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Members of the Cabell County Commission will meet Thursday, Jan. 23, to discuss a resolution that would deem the county a “Second Amendment sanctuary.”

HUNTINGTON — Cabell County stands to be the second county in the state to declare itself a “Second Amendment sanctuary,” a symbolic move made to prohibit the enforcement of certain gun control measures perceived as violations of the Constitution.

Cabell County Commissioner Kelli Sobonya intends to introduce a resolution during the Cabell County Commission’s Jan. 23 meeting declaring the county a sanctuary for gun rights.

If approved, Cabell County will follow in the footsteps of the Putnam County Commission, which introduced and passed a similar resolution Tuesday. Putnam County was the first of West Virginia’s 55 counties to take such a step.

Sobonya said West Virginia’s Constitution strongly upholds Second Amendment rights, but she feels there’s no harm in introducing a resolution reaffirming that. She was approached by several citizens seeking to pass the designation and she modeled her resolution after the one passed in Putnam County.

“I plan to stand up for the law-abiding people that want to protect their families, and I just want to take a stand in support of them,” she said. “I’m not sure how enforceable it is, but I just think it’s important to take a stand and side with the people.”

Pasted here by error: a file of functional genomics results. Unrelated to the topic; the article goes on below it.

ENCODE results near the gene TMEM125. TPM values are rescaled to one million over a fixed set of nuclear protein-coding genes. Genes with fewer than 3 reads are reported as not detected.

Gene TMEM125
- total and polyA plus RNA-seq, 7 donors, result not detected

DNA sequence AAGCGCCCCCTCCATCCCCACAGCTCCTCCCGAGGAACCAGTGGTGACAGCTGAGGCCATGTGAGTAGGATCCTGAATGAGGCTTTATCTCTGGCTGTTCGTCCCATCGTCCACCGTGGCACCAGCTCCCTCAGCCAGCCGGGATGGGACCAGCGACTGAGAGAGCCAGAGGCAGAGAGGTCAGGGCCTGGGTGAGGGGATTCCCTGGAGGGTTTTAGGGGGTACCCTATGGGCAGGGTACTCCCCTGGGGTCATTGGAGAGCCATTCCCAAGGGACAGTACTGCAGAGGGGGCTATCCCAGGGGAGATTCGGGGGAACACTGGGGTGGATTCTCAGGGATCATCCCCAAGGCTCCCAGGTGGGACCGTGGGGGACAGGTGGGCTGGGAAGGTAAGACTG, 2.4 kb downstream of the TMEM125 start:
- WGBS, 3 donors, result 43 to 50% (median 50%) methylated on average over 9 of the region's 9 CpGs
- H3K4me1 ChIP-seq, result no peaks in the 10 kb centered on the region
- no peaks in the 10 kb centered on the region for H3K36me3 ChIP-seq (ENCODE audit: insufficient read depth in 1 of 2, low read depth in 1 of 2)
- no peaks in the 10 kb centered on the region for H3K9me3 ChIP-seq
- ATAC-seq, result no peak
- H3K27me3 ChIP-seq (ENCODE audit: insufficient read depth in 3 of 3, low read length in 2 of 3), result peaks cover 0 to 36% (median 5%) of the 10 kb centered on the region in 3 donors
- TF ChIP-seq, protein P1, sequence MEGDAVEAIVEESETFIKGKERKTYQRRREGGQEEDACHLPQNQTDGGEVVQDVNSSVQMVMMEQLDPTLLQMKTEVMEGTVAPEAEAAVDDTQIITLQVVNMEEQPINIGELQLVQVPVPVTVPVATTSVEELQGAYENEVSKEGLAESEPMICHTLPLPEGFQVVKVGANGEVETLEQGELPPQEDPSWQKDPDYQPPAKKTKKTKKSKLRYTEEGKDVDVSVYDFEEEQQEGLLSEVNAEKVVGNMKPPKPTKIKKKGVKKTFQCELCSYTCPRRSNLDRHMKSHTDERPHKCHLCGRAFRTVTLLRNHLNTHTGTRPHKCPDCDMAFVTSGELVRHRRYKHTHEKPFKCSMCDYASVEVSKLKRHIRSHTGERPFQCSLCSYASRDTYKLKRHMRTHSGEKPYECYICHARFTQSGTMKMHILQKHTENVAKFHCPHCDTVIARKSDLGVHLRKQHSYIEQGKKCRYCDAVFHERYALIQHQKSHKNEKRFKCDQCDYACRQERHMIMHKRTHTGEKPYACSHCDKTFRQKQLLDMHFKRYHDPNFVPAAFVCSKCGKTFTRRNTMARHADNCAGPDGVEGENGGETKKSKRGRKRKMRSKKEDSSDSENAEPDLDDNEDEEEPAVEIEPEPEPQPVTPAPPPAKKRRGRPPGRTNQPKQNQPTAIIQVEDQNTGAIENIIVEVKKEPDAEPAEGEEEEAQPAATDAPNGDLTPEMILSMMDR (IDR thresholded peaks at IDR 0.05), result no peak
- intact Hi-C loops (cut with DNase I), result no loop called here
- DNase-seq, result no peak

The sanctuary status designations are a movement that began in Virginia after voters there handed control of the state Legislature to Democrats in a historic shift last year. The state’s lawmakers have introduced a number of gun control bills this year.

About 400 counties, cities and towns in 20 states have passed similar resolutions since the movement began, according to Gun Rights Watch, a website that tracks gun laws across the country. All but two of Virginia’s 95 counties, Arlington and Fairfax, have passed the measures.

Critics of the resolutions, including Virginia Attorney General Mark Herring, said they have no legal basis and cannot supersede laws passed on the state and federal level.

However, proponents of the resolutions say they are a rejection of laws or regulations perceived to violate the Second Amendment. Those laws and regulations commonly include universal background checks, bans on assault weapons and red flag laws, which give police permission to remove guns from homes perceived to be dangerous.

In Kentucky, the Greenup County Fiscal Court and the Lawrence County Fiscal Court unanimously passed Second Amendment sanctuary resolutions Tuesday.

They joined at least a dozen other counties and municipalities in Kentucky to similarly adopt the designation, including Boyd County and Pike County, which passed resolutions Jan. 7.

In Ohio, the Lawrence County Board of Commissioners is considering a similar resolution when commissioners meet during a regular meeting Tuesday. If approved, it will become the third county in Ohio to approve the designation behind Meigs and Clermont counties.

The Cabell County Commission will meet Thursday, Jan. 23, at the Cabell County Courthouse. However, no firearms are allowed inside the courthouse because it is a secure building.

Travis Crum is a reporter for The Herald-Dispatch. He may be reached by phone at 304-526-2801.

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